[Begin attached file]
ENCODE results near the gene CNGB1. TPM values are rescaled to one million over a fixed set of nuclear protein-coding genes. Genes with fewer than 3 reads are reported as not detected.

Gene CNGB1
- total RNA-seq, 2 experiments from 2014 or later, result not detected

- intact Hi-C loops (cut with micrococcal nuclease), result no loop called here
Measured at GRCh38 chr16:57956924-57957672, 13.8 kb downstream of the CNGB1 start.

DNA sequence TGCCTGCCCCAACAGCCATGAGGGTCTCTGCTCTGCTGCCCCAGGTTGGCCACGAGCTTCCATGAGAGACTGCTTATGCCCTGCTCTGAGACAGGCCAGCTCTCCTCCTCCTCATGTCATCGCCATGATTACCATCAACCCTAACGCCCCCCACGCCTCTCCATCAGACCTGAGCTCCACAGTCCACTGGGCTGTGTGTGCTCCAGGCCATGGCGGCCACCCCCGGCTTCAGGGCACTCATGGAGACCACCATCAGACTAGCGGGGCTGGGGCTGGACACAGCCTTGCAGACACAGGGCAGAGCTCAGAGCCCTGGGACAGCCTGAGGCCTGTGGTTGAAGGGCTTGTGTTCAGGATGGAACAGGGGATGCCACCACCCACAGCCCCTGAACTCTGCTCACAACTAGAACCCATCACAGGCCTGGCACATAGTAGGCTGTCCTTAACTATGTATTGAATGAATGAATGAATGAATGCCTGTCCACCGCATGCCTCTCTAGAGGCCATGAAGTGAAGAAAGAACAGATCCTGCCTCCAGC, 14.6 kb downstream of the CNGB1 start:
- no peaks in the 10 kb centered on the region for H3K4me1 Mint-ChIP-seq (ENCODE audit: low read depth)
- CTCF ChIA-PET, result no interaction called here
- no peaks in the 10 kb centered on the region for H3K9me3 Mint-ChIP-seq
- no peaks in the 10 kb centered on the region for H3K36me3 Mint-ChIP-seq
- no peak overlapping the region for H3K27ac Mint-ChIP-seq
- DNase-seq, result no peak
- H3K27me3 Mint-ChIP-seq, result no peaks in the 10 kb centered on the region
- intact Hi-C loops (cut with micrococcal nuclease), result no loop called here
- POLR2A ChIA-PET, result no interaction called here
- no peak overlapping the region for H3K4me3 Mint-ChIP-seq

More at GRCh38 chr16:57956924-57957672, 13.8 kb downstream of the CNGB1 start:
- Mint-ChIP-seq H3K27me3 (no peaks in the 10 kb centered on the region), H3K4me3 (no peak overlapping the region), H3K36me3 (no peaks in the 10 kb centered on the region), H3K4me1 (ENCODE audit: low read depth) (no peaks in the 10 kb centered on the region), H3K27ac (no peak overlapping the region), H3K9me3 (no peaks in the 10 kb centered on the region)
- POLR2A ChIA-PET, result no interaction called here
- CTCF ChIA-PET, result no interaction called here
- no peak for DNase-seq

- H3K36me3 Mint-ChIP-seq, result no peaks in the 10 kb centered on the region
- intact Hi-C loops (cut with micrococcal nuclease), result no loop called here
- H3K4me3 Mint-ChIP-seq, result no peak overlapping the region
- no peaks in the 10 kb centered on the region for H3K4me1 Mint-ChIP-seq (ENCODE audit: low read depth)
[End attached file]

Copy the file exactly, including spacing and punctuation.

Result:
ENCODE results near the gene CNGB1. TPM values are rescaled to one million over a fixed set of nuclear protein-coding genes. Genes with fewer than 3 reads are reported as not detected.

Gene CNGB1
- total RNA-seq, 2 experiments from 2014 or later, result not detected

- intact Hi-C loops (cut with micrococcal nuclease), result no loop called here
Measured at GRCh38 chr16:57956924-57957672, 13.8 kb downstream of the CNGB1 start.

DNA sequence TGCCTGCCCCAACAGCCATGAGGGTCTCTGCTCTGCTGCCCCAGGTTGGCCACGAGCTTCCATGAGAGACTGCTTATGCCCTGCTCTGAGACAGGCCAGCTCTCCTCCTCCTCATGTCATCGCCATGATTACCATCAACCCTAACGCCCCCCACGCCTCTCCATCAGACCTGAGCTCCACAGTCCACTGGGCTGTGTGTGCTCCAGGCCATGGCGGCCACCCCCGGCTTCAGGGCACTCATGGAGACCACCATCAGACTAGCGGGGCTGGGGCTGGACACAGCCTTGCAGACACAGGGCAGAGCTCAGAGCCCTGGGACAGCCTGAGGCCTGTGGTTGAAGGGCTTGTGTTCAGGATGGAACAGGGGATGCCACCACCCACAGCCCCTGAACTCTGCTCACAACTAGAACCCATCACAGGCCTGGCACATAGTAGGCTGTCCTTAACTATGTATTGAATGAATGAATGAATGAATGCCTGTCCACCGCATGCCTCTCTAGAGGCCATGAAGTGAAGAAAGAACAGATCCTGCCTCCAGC, 14.6 kb downstream of the CNGB1 start:
- no peaks in the 10 kb centered on the region for H3K4me1 Mint-ChIP-seq (ENCODE audit: low read depth)
- CTCF ChIA-PET, result no interaction called here
- no peaks in the 10 kb centered on the region for H3K9me3 Mint-ChIP-seq
- no peaks in the 10 kb centered on the region for H3K36me3 Mint-ChIP-seq
- no peak overlapping the region for H3K27ac Mint-ChIP-seq
- DNase-seq, result no peak
- H3K27me3 Mint-ChIP-seq, result no peaks in the 10 kb centered on the region
- intact Hi-C loops (cut with micrococcal nuclease), result no loop called here
- POLR2A ChIA-PET, result no interaction called here
- no peak overlapping the region for H3K4me3 Mint-ChIP-seq

More at GRCh38 chr16:57956924-57957672, 13.8 kb downstream of the CNGB1 start:
- Mint-ChIP-seq H3K27me3 (no peaks in the 10 kb centered on the region), H3K4me3 (no peak overlapping the region), H3K36me3 (no peaks in the 10 kb centered on the region), H3K4me1 (ENCODE audit: low read depth) (no peaks in the 10 kb centered on the region), H3K27ac (no peak overlapping the region), H3K9me3 (no peaks in the 10 kb centered on the region)
- POLR2A ChIA-PET, result no interaction called here
- CTCF ChIA-PET, result no interaction called here
- no peak for DNase-seq

- H3K36me3 Mint-ChIP-seq, result no peaks in the 10 kb centered on the region
- intact Hi-C loops (cut with micrococcal nuclease), result no loop called here
- H3K4me3 Mint-ChIP-seq, result no peak overlapping the region
- no peaks in the 10 kb centered on the region for H3K4me1 Mint-ChIP-seq (ENCODE audit: low read depth)